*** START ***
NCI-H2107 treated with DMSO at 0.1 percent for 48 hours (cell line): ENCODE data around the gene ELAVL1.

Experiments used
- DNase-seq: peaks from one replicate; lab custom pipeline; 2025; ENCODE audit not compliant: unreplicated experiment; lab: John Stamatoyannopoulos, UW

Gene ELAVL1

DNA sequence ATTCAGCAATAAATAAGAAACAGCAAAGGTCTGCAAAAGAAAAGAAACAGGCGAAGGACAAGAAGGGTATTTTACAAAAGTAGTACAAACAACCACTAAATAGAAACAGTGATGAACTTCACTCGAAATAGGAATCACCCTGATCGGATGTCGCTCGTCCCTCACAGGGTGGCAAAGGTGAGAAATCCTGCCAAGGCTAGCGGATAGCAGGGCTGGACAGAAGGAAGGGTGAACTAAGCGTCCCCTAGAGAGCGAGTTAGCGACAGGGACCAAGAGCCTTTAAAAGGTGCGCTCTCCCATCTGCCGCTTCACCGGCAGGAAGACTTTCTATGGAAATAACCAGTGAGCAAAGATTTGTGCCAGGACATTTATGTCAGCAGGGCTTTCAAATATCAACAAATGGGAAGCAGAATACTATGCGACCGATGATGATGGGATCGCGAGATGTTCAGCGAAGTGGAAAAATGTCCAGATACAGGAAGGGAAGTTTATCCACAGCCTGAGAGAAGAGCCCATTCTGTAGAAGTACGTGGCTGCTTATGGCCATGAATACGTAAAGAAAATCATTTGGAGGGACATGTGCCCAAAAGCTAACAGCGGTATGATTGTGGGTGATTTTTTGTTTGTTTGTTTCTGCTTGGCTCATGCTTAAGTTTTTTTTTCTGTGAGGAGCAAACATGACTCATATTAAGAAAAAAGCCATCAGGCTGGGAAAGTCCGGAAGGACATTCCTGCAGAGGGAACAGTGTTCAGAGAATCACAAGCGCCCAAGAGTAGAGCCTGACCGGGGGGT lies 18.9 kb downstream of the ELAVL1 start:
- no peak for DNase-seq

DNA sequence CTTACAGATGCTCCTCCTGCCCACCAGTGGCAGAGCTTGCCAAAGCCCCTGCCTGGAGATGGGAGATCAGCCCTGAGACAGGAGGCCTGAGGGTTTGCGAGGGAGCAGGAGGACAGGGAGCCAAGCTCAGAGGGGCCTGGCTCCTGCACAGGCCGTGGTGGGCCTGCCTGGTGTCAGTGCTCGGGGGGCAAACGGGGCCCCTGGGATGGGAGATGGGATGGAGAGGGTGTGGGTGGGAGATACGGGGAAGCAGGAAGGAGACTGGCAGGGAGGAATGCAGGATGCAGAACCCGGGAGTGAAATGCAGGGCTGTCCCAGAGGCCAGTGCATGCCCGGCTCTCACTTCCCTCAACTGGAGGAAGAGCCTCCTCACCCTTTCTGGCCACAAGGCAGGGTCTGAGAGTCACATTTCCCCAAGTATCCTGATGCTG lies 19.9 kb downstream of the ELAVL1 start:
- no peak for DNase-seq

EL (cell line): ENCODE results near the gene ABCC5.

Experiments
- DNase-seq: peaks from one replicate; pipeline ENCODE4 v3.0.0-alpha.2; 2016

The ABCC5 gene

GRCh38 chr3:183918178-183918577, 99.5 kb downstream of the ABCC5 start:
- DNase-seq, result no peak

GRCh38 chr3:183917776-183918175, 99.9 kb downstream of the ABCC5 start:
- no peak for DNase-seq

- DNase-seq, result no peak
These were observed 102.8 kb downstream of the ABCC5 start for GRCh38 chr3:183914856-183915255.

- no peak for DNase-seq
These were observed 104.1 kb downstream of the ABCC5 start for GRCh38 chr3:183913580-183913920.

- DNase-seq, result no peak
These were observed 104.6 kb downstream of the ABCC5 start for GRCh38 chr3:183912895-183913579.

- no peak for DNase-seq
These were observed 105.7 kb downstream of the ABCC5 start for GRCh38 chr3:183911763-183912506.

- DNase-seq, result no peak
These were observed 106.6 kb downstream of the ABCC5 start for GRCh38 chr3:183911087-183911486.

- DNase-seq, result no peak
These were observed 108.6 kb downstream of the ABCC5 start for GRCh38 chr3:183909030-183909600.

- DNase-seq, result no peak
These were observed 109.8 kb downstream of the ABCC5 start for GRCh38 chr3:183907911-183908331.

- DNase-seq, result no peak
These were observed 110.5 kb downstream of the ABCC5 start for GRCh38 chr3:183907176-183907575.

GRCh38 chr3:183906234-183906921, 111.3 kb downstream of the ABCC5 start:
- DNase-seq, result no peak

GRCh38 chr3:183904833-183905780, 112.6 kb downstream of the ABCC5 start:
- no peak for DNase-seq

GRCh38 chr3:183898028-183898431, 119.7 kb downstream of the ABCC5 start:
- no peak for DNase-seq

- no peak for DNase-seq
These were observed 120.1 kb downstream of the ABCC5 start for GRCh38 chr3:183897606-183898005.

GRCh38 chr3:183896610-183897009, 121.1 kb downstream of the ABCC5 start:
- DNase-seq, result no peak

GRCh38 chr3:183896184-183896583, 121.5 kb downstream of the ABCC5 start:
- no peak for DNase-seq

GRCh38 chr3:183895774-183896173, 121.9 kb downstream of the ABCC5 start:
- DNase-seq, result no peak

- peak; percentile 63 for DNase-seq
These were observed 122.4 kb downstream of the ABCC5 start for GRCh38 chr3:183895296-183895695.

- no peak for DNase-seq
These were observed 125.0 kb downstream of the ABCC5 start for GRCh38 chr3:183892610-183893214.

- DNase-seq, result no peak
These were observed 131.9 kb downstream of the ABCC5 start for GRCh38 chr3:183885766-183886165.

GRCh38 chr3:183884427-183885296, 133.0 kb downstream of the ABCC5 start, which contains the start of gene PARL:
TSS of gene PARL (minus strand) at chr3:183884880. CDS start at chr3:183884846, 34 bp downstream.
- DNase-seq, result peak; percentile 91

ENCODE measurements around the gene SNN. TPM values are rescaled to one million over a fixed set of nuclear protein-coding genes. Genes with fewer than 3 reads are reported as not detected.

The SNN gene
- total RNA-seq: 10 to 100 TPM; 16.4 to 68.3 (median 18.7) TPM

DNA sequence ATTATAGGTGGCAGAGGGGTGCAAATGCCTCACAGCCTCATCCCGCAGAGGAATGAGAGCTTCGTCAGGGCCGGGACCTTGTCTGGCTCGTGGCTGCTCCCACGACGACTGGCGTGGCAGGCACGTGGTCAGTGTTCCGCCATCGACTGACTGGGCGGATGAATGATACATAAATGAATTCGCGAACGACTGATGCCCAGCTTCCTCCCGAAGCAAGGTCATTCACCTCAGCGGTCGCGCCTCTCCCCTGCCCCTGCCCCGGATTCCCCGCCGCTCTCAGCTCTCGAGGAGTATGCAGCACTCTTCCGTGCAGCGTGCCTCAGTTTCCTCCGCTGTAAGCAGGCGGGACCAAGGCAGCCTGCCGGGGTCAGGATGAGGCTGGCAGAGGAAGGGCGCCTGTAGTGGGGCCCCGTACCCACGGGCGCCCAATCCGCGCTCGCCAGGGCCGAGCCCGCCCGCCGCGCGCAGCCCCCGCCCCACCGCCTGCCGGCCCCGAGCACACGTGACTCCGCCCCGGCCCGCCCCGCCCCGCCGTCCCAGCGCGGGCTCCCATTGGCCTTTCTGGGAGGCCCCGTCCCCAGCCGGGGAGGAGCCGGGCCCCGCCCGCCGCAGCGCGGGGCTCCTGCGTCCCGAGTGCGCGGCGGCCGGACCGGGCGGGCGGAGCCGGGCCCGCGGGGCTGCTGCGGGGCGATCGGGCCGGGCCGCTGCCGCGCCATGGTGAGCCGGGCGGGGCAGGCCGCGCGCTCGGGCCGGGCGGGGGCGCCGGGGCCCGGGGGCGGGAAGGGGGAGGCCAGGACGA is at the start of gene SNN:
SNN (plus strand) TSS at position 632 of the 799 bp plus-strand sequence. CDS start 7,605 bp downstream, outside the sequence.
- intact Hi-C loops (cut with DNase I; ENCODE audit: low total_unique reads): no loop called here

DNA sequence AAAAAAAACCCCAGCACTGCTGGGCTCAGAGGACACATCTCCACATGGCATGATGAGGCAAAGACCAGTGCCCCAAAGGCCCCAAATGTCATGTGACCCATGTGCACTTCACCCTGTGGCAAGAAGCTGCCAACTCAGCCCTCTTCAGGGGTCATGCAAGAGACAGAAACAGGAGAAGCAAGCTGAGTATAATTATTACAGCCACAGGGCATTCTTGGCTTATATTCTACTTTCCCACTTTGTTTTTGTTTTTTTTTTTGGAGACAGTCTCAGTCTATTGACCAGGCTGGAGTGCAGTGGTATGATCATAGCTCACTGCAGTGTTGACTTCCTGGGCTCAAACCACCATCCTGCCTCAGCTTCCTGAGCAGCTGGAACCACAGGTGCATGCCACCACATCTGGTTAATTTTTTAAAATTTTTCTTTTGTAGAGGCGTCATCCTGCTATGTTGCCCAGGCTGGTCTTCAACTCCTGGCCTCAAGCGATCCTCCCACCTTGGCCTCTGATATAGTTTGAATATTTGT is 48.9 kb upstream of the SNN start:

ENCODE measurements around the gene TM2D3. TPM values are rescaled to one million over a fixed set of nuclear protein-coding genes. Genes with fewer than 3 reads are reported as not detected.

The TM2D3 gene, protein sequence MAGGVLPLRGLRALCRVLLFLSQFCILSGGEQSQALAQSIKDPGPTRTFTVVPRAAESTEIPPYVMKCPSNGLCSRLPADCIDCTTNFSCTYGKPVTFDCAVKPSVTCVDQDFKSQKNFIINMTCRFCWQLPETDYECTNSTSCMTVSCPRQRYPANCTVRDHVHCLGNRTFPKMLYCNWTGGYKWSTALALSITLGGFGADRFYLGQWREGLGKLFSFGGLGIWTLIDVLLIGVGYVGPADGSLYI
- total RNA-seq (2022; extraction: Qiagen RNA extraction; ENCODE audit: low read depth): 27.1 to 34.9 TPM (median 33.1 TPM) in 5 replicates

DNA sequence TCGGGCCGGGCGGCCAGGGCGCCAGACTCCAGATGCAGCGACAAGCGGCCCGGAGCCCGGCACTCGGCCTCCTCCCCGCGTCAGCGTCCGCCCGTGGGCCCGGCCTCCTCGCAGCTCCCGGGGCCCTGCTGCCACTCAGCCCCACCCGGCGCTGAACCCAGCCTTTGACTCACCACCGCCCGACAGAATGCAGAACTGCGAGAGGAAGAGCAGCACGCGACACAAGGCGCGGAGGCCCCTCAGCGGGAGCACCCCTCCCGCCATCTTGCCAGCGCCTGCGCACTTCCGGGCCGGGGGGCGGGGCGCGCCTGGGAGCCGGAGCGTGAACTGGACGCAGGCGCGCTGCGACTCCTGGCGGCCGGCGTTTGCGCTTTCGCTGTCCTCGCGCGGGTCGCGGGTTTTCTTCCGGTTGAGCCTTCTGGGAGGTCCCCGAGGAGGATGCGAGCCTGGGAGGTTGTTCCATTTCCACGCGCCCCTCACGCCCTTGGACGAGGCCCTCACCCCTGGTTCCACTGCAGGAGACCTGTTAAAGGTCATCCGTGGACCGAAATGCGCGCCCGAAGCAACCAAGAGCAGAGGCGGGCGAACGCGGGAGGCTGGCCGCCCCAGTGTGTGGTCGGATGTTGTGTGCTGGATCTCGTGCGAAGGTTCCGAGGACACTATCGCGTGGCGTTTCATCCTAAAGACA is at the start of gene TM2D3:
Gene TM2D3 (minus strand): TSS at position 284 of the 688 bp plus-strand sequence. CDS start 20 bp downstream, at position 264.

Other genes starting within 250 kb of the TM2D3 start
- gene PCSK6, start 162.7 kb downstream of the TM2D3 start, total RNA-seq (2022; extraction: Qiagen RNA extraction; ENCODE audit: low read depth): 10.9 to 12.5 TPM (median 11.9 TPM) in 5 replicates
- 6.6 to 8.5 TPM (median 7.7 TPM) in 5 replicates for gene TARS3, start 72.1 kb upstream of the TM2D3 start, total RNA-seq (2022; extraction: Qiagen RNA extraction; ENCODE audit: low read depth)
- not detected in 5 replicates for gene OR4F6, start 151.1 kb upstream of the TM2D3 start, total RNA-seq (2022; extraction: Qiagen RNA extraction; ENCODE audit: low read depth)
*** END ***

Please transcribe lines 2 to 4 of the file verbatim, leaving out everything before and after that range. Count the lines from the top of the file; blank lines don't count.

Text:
Experiments used
- DNase-seq: peaks from one replicate; lab custom pipeline; 2025; ENCODE audit not compliant: unreplicated experiment; lab: John Stamatoyannopoulos, UW

Gene ELAVL1